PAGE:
Not unto us, O Lord, not unto us, but to thy name give glory.
— Psalm 115:1

by Rod D. Martin
February 28, 2015

The opening words of the 115th Psalm are, in Latin, the same words that King Henry V commanded be sung after his miraculous victory at the Battle of Agincourt, in Latin as “Non nobis, Domine, non nobis sed nomini tuo da gloriam.” They are beautifully sung by Patrick Doyle in Kenneth Branagh’s marvelous 1989 film adaptation of Shakespeare’s Henry V. They are, or should be, oft on the mind of every Christian.

But how to implement them?

I once suggested naming something we were contemplating building with our own surname. My saintly mother-in-law gently responded that “I hope you name it for Someone better than that.” And she got me to thinking.

She was certainly correct in principle of course (she generally always is). But was she correct in practice? Should Walmart be Christmart? Should The Martin Organization be The Jesus Organization? It’s a legitimate question.

But it occurred to me then, and the more I considered it the more I think this is right: overuse of any name, even our Lord’s Name, diminishes it. If every cola were called Coke, or every tissue Kleenex, not only would those highly valuable brands lose their legal right to be trademarked, they would also lose their meaning.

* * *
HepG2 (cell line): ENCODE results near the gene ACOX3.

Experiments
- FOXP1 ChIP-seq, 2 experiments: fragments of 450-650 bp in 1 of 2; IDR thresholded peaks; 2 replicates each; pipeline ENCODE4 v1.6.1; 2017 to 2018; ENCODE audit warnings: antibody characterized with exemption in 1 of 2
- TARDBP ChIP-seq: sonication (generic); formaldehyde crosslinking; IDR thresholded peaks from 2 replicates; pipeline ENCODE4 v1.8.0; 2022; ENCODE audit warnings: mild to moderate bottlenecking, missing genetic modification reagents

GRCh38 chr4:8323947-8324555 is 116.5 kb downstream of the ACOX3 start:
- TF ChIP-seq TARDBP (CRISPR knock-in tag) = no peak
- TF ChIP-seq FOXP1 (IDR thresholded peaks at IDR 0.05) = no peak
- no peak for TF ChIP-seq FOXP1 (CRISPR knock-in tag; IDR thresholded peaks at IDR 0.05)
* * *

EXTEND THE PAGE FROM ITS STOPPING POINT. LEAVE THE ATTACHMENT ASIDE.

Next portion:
Likewise, if every church were Christ Church, or Trinity, or Church of the Holy Father, wouldn’t they all just run together? Would there even be any way to distinguish among them?

In part, we named The Martin Organization — and we will name other things similarly — to distinguish it from other companies. But we also named it because of this discussion. We realized that if we wanted to give glory to Christ’s Name, we needed to do so through our lives and our testimonies, and that if we did so, the name of our company would point to Him. This has certainly proven true for Chick-Fil-A, whose quiet refusal to open its stores on Sunday has provoked more questions and provided more opportunities for helpful discussion than an ixthus in the window ever could have done.

We also know, not least from the many businesses who do use that ixthus, that we are sinners; and should we ever bring shame upon our name, we would prefer it to be our name, not the Lord’s.

Moreover, we realized that company names become mere labels after a while: how many people think about what or whom is behind the name of any given thing? And the more indistinguishable from others, the fewer questions are asked.

Yet at least some people will always want to know who J.P. Morgan was:  what did he stand for? How did he build his company? What made him do what he did? Carnegie Hall makes us — at least a few of us — wonder about Andrew Carnegie. Stanford University makes you ask questions about the long-ago California governor and senator who helped create the transcontinental railroad. There is inspiration in those stories, and examples for good and ill. Their stories matter.

Our stories matter.

We decided that we wanted future generations to ask about our stories. They might not ask about something with the same name as thousands of other things. But they might wonder who those Martin people were.

We hope so. We hope we leave something behind worth wondering about. And we hope very much that in that day, our story will point them to the One who has given us all we have, and that even our many failings will serve to show Him great.